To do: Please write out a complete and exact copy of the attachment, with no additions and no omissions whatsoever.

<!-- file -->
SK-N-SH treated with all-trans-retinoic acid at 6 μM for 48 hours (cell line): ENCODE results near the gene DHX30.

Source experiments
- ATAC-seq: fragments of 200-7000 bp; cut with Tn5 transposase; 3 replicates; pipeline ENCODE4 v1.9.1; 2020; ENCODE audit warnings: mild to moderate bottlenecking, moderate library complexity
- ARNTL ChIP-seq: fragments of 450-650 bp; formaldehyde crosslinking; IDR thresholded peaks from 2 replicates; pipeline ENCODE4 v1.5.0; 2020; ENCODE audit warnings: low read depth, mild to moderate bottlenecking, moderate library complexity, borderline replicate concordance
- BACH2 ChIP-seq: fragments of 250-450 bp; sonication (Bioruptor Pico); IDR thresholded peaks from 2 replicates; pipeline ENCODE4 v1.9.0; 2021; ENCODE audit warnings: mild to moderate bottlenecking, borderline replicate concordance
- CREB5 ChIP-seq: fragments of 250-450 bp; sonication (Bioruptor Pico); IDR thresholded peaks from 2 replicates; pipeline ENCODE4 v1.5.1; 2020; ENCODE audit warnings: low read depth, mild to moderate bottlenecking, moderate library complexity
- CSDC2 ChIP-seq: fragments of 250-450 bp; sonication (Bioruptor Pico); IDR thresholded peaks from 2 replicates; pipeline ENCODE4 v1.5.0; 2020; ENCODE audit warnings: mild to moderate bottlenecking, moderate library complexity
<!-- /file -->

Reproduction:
SK-N-SH treated with all-trans-retinoic acid at 6 μM for 48 hours (cell line): ENCODE results near the gene DHX30.

Source experiments
- ATAC-seq: fragments of 200-7000 bp; cut with Tn5 transposase; 3 replicates; pipeline ENCODE4 v1.9.1; 2020; ENCODE audit warnings: mild to moderate bottlenecking, moderate library complexity
- ARNTL ChIP-seq: fragments of 450-650 bp; formaldehyde crosslinking; IDR thresholded peaks from 2 replicates; pipeline ENCODE4 v1.5.0; 2020; ENCODE audit warnings: low read depth, mild to moderate bottlenecking, moderate library complexity, borderline replicate concordance
- BACH2 ChIP-seq: fragments of 250-450 bp; sonication (Bioruptor Pico); IDR thresholded peaks from 2 replicates; pipeline ENCODE4 v1.9.0; 2021; ENCODE audit warnings: mild to moderate bottlenecking, borderline replicate concordance
- CREB5 ChIP-seq: fragments of 250-450 bp; sonication (Bioruptor Pico); IDR thresholded peaks from 2 replicates; pipeline ENCODE4 v1.5.1; 2020; ENCODE audit warnings: low read depth, mild to moderate bottlenecking, moderate library complexity
- CSDC2 ChIP-seq: fragments of 250-450 bp; sonication (Bioruptor Pico); IDR thresholded peaks from 2 replicates; pipeline ENCODE4 v1.5.0; 2020; ENCODE audit warnings: mild to moderate bottlenecking, moderate library complexity